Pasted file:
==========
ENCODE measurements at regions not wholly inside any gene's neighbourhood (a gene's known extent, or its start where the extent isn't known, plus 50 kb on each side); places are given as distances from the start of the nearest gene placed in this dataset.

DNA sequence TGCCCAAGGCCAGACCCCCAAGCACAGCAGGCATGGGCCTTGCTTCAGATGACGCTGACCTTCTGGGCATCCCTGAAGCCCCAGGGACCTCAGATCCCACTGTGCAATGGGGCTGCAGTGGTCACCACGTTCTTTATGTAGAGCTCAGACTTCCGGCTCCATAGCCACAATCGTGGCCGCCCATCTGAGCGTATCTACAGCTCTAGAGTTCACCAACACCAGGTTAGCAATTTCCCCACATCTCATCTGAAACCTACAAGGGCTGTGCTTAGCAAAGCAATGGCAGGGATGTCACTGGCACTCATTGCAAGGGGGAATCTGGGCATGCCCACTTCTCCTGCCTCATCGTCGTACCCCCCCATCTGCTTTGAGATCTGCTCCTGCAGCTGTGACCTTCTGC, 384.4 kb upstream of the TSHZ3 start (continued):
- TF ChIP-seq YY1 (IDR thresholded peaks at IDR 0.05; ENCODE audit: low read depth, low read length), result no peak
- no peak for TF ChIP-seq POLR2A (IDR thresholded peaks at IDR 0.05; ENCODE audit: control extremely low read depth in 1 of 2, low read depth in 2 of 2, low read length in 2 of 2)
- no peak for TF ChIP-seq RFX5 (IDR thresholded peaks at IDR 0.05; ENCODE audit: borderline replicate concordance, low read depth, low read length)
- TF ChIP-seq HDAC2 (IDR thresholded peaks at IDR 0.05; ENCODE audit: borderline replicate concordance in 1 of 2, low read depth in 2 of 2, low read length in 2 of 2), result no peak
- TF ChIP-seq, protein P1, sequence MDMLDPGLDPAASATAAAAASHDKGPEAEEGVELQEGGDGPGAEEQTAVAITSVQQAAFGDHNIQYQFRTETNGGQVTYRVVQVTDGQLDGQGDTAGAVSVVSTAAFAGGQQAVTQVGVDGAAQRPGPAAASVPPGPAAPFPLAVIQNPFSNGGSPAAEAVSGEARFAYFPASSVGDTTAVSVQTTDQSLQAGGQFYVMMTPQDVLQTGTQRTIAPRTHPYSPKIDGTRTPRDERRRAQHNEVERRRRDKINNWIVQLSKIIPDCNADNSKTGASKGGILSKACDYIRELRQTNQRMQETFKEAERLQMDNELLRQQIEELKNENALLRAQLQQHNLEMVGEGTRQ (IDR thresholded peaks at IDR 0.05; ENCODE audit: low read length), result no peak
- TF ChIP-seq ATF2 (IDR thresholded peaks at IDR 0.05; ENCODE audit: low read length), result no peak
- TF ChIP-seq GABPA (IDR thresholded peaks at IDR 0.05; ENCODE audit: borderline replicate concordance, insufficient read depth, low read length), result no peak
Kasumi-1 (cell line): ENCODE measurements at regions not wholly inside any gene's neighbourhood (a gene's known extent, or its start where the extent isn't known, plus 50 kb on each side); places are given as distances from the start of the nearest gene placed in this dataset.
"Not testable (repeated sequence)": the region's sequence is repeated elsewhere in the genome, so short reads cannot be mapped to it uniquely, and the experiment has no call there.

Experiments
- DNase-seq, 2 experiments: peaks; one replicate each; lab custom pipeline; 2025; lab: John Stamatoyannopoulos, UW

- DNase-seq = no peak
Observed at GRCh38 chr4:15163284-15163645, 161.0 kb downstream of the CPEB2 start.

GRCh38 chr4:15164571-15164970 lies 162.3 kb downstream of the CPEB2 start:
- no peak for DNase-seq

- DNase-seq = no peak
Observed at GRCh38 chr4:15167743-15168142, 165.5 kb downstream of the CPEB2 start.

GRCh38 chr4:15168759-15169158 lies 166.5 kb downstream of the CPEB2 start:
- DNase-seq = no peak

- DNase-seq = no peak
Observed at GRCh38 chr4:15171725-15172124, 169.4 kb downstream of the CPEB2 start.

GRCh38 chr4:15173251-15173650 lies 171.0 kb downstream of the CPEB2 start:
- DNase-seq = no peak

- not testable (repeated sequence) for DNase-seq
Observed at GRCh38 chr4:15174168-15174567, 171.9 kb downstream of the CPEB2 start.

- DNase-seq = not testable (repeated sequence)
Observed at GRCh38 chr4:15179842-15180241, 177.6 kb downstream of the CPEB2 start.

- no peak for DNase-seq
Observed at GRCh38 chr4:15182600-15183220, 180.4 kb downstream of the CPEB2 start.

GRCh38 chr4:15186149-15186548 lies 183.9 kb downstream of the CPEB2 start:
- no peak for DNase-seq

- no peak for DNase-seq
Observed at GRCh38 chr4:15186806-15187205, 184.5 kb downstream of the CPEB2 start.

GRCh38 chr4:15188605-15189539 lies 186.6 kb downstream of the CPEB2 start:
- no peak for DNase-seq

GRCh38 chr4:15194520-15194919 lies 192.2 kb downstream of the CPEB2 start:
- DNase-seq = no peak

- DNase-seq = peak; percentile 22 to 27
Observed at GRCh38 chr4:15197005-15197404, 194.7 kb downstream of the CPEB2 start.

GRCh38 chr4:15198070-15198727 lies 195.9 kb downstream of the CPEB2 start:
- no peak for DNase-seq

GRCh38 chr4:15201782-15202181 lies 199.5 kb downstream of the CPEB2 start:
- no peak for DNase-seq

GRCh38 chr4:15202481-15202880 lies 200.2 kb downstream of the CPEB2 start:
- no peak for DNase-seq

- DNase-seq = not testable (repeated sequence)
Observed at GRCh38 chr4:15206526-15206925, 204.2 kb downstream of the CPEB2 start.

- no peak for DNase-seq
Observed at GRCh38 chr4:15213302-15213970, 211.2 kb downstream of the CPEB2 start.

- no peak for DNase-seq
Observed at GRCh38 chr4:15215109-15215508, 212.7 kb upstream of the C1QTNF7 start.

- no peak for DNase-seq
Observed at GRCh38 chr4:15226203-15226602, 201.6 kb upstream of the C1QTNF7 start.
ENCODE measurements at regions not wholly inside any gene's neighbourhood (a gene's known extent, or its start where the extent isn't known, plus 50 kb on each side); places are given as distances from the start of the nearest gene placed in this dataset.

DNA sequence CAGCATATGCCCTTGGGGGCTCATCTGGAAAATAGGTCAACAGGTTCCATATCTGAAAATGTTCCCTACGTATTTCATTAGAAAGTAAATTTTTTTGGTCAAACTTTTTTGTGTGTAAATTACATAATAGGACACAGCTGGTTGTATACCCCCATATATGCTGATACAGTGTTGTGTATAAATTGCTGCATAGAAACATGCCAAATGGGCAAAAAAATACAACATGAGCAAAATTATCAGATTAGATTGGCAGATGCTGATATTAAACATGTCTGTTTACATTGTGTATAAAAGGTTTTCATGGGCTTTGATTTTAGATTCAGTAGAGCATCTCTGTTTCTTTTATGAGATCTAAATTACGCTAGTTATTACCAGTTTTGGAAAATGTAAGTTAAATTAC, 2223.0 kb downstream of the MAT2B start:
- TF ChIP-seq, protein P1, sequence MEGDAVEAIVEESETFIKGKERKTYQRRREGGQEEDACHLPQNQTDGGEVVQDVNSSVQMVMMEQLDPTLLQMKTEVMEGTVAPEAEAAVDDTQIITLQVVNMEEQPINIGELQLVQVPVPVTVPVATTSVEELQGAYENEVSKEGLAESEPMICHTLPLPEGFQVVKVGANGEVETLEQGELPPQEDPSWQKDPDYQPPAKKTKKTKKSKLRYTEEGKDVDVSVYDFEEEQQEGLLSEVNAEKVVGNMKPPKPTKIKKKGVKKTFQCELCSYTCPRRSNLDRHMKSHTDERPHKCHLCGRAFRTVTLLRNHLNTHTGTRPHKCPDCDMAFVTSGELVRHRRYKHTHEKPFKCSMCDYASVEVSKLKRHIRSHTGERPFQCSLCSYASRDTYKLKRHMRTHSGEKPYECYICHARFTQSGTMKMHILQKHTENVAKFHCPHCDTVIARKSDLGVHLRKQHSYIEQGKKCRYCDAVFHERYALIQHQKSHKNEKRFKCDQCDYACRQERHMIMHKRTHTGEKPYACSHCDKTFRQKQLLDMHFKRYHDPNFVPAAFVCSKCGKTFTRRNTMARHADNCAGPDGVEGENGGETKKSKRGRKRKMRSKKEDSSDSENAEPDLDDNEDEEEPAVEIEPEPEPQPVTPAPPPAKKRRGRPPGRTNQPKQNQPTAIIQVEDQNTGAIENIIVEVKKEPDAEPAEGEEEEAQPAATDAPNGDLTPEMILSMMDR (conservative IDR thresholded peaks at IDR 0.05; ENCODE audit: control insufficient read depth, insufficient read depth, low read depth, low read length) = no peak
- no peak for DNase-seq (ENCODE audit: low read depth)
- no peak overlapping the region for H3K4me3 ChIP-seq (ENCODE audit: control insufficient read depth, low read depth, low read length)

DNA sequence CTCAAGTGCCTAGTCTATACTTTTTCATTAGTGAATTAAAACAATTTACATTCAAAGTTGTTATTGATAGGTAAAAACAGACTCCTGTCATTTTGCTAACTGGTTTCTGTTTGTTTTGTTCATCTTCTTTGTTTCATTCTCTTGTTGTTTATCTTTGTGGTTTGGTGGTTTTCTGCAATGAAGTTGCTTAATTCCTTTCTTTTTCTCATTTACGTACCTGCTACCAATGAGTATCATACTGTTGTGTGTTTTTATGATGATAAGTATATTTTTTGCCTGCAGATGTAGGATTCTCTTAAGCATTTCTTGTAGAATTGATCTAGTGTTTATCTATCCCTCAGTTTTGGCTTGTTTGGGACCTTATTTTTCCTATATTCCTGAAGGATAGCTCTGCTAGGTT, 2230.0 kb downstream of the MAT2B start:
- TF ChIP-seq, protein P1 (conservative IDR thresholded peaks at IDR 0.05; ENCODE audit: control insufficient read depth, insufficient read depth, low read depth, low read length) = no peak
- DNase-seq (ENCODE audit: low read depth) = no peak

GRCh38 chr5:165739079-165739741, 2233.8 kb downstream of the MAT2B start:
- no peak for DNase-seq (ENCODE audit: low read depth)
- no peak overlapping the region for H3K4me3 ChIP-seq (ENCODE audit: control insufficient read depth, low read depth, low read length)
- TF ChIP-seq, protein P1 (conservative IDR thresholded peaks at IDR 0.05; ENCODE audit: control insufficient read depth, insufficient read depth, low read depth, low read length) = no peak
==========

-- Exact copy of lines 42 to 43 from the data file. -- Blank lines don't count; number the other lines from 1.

GRCh38 chr4:15198070-15198727 lies 195.9 kb downstream of the CPEB2 start:
- no peak for DNase-seq